Scotland rejoining Erasmus despite Brexit 'doubtful' and 'unlikely' warn legal experts

Scottish hopes of potentially rejoining Erasmus despite the UK Government’s decision to opt out of the scheme as part of its deal with the European Union are “doubtful”, experts have warned.

The prospect of Scotland rejoining Erasmus despite Brexit is "doubtful", warn academics

Nicola Sturgeon labelled the decision by the UK Government to ditch the scheme as “cultural vandalism” while Scottish Greens education spokesperson Ross Greer described it as “a pointless, spiteful move from British isolationists”.

Ending the scheme means students from other European countries will no longer be able to easily work or study in the UK as part of their education with the same barriers facing British students on the continent.

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Announcing the Brexit deal with the EU, Boris Johnson said the UK was losing out financially on the initiative and unveiled a new "Turing" scheme replacement for British student.

However, speculation around whether Scotland could join the scheme without the agreement of the UK Government has grown after the Irish Government announced it would fund the scheme for Northern Irish participants.

But whether Scotland and potentially Wales would be able to join the scheme was described as “doubtful” by one of the leading academics on the topic.

Paul James Cardwell, professor of law at the University of Strathclyde, said there are “considerable barriers” to Scotland rejoining the scheme without the UK’s blessing.

In a Twitter thread, Professor Cardwell states that the fact Erasmus is governed by an international regulation covering exactly how it works, including funding, meant it was difficult for Scotland to re-enter legally.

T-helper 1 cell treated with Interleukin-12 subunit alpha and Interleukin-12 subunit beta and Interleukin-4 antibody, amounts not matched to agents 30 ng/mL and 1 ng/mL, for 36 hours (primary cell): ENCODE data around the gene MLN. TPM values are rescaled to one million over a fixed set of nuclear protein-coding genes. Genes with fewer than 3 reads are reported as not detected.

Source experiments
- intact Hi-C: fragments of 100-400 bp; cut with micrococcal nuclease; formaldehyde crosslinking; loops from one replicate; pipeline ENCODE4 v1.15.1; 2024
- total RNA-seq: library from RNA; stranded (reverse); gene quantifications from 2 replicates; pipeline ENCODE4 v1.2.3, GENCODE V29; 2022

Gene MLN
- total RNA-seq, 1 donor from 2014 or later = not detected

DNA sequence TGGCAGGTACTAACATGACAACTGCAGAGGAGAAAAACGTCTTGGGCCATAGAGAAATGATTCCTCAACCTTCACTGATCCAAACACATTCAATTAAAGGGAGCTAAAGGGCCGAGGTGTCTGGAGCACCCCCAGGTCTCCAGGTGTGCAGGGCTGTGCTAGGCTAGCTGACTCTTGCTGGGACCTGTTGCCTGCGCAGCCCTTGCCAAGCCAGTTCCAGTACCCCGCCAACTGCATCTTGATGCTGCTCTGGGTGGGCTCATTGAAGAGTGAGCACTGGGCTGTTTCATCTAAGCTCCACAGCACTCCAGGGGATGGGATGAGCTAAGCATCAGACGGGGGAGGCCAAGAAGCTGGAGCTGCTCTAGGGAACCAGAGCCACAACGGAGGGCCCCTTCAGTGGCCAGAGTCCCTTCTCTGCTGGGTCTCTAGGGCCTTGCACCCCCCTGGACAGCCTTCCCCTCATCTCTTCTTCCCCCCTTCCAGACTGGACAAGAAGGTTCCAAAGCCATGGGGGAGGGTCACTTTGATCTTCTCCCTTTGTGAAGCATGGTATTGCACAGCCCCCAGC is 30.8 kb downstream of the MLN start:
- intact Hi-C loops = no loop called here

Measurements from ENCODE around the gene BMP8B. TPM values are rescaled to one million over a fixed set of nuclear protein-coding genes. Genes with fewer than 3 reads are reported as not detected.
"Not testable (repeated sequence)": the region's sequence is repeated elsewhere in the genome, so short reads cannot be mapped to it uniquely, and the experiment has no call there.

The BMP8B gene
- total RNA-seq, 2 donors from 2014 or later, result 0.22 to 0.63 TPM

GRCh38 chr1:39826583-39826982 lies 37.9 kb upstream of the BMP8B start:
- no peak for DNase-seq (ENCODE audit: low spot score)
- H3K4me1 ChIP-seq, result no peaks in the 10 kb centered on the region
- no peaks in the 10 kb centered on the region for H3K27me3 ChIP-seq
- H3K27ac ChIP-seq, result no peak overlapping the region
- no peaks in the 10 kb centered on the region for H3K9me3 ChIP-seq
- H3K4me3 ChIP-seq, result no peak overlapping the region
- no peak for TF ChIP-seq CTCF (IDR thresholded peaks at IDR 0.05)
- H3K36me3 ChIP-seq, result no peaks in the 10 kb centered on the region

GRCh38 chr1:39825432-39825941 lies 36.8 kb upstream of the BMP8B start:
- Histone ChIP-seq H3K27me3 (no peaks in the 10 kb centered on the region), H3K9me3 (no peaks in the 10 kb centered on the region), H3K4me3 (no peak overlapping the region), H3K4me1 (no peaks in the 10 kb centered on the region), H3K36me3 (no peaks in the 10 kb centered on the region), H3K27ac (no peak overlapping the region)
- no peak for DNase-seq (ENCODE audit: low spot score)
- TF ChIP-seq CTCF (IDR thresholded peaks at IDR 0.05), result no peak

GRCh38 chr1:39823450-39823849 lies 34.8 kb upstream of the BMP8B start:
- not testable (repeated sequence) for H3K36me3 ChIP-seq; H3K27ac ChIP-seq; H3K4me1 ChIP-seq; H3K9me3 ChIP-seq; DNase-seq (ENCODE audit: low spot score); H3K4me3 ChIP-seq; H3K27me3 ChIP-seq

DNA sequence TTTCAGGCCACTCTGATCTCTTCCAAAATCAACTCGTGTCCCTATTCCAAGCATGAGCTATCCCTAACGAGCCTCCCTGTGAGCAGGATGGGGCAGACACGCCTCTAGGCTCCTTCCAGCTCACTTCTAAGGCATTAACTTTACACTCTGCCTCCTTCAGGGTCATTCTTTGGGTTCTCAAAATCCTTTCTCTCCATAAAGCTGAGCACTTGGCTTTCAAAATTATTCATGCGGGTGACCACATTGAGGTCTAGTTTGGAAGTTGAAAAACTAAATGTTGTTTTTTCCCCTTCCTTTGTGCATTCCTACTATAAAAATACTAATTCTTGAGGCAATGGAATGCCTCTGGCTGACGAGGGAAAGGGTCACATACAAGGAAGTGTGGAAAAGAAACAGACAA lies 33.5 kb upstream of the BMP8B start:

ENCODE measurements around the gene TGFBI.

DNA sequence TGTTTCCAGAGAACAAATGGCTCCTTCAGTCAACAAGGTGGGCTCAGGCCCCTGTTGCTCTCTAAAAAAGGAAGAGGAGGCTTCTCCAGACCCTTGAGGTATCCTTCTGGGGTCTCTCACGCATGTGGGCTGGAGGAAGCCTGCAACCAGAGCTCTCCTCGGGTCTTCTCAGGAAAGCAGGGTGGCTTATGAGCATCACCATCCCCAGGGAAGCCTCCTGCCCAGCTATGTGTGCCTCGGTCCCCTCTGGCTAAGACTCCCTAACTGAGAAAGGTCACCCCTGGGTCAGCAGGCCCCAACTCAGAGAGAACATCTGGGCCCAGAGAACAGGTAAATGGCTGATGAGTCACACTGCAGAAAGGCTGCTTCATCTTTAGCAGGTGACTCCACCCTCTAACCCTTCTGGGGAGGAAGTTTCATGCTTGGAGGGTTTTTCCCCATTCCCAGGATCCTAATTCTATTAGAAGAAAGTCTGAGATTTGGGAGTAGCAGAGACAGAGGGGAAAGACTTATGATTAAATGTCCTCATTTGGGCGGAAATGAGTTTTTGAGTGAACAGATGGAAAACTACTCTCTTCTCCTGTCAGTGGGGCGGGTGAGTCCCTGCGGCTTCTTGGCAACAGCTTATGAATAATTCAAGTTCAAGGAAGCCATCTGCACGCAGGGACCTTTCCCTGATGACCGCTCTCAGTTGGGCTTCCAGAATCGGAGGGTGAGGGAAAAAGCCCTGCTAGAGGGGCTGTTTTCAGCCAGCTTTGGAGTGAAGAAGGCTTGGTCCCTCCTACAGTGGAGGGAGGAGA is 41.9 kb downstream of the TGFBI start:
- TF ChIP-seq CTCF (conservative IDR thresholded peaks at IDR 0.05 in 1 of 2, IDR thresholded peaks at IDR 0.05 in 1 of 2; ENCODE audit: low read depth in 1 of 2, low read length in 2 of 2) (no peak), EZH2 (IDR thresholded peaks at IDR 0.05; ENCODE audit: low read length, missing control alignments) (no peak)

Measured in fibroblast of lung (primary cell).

He said: "Since a bilateral, legal agreement is required, this reveals several barriers for Scotland or Wales in 'rejoining' Erasmus. The lack of competence of the devolved governments to enter international agreements is thus a major hurdle."

Prof Cardwell added that the requirement for a financial contribution plus the fact immigration – which would cover students – is a reserved matter would add further barriers.

He said: “Even if this could be overcome, there would need to be a financial contribution by the Scottish Government (I defer to others on how this might work and whether permitted). There are some other barriers to full participation of Scotland/Wales that spring to mind.

“Immigration is not devolved, therefore incoming students (a vital part of exchanges) would need to apply for UK student visas. These do exist already for non-EU exchanges (or non-EU citizens coming from EU unis) but cost £348 and involve paperwork.

“Scottish/Welsh university students would also face immigration hurdles at their destination (which would vary from place to place). Potentially meaning lower take up of places (?) and administrative hassle, with uncertainty over rights and costs.

“In short, I am doubtful that Scotland or Wales could rejoin Erasmus unless the UK govt was conclude a bilateral agreement on their behalf. This is unlikely I would have thought as it undermines the new 'UK wide' Turing scheme.”

Non-EU states such as Norway, Iceland and Liechtenstein are able to participate in Erasmus as is Switzerland but all required a bilateral agreement between the EU and their governments.

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